These descriptions of the future of humanity may be religious or materialist. However, in neither type of story is the other possibility adequately described. The progressivist narrative (‘epic’) cannot account for the brute historical fact of human recidivism. The apocalyptic vision (‘tragic’) is deeply misanthropic, and in denial about the remarkable achievements of human beings. Both story-types are forms of an idealism which into which the actual human experience must be squeezed without remainder – which explains why they are currently in unresolved combat.

We can illustrate this from a reading of UK author Zadie Smith’s 2000 novel White Teeth. Smith’s rich, sprawling, picaresque narrative of late twentieth century London is a telling description of life in a post-colonial Western city, where human identity is being re-shaped in the multicultural melting-pot. The novel humorously presents and critiques several competing futurisms – religious, political and scientific. For Smith, human destiny is not something we have a lot of say over. We may have small prisms of choice, but for thoroughly postmodern Zadie, to claim to have a uniform explanation, whether it be religious or rationalist, flies in the “teeth” of the hilarious that is happening all around us. In the words of those other misanthropes Radiohead: “we’re all accidents waiting to happen.” We are after all, victims of the random. The best future humans, for Smith, are those that don’t succumb to some fanatical programme for change, but just love. Smith’s answer to the tension between ‘epic’ and ‘tragic’ stories is ‘comic’. For her, Adam is a clown.
What then of ‘theology’? In a sense all of these narratives are ‘theological’, whether explicitly so or not. A Christian theology, however, presents a point from which both kinds of narrative may be subject to critique. Much of Smith’s critical vision finds itself endorsed from a Christian theological point of view. However, Christian theology tells a story of its own (‘gospel’) about the future of humanity. Adam, in this story, is redeemed by the second Adam.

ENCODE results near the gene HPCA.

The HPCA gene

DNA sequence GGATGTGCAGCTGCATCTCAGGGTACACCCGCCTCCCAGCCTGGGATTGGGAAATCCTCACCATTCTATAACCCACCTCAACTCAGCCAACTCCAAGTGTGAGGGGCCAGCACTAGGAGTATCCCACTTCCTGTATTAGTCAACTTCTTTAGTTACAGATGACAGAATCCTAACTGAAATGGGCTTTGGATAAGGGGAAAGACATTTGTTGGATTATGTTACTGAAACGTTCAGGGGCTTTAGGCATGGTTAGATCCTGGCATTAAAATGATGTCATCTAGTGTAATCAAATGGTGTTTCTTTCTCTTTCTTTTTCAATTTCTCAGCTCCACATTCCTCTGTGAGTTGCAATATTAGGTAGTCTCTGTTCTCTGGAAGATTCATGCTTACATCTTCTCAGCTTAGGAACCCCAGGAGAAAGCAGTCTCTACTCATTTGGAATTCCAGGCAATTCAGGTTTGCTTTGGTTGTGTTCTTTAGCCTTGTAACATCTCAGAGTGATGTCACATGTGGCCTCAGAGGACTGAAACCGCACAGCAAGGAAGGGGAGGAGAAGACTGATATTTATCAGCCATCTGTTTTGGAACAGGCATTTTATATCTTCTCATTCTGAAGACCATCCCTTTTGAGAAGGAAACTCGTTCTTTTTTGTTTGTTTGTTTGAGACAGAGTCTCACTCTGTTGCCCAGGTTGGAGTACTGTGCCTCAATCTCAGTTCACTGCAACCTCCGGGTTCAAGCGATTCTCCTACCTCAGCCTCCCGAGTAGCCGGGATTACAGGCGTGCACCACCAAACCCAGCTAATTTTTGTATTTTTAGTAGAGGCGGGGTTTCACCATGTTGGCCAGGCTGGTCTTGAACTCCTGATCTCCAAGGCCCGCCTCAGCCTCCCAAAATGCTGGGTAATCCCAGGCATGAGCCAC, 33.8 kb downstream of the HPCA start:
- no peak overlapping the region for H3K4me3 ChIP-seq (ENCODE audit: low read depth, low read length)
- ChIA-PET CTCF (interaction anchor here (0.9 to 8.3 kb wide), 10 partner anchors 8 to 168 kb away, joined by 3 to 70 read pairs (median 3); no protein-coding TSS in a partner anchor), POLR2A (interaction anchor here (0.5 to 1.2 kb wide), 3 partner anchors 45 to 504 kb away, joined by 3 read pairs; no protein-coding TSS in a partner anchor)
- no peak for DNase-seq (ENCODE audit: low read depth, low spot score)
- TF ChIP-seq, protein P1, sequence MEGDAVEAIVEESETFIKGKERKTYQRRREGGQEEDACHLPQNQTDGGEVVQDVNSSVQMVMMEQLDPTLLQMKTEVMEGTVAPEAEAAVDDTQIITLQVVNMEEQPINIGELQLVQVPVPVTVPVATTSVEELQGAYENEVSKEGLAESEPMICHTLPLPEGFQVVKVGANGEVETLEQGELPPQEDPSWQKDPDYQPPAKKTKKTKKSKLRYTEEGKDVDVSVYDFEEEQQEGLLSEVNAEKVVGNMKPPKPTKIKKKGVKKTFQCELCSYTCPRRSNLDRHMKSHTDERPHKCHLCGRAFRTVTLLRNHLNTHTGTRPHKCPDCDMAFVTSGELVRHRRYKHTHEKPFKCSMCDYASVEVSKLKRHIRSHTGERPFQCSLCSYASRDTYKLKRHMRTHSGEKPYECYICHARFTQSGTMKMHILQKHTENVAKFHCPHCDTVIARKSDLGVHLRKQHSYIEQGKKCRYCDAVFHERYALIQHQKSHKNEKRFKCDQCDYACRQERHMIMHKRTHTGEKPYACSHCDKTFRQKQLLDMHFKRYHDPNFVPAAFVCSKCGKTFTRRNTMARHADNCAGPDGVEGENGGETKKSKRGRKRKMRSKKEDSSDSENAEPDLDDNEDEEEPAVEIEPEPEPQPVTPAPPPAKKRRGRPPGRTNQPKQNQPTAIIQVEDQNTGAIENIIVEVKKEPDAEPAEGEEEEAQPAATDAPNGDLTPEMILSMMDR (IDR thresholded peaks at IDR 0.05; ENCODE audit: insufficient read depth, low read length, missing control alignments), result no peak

As Irenaeus of Lyon observed, the New Testament compresses the story of humanity into the story of Jesus of Nazareth, the Christ. It is the resurrection of Jesus Christ, which took place by the power of the Holy Spirit (Rom 4:17) that is the type of our destiny, sown in dishonour and raised in glory. Having made reconciliation of all things in heaven and on earth, Jesus of Nazareth is the exact radiance of God’s being, the image of the invisible God. Remarkably, the transformation was won from within the human sphere, by a man in the likeness of sinful flesh.

Monday, May 09, 2011

From Sydney to Skopje 6

On Saturday morning we drove to Strumica, about 150 klms from Skopje. Strumica is a town of about 50,000 people surround by villages and farms, and behind them (as everywhere in Macedonia) mountains.

On Saturday I spoke at the Evangelical church in Strumica on 'The Christian Life'. There were 30 or so present including a group that had driven an hour from the town of Stip.


In the evening, I gave my 'Martyrdom and Identity' lecture to an audience of about 60 in a local hotel. There was an interview organised beforehand with the local TV station. I was simply asked 'why are you here and what are you talking about about' - to which I said some things about the death of Christ and its implications for life today!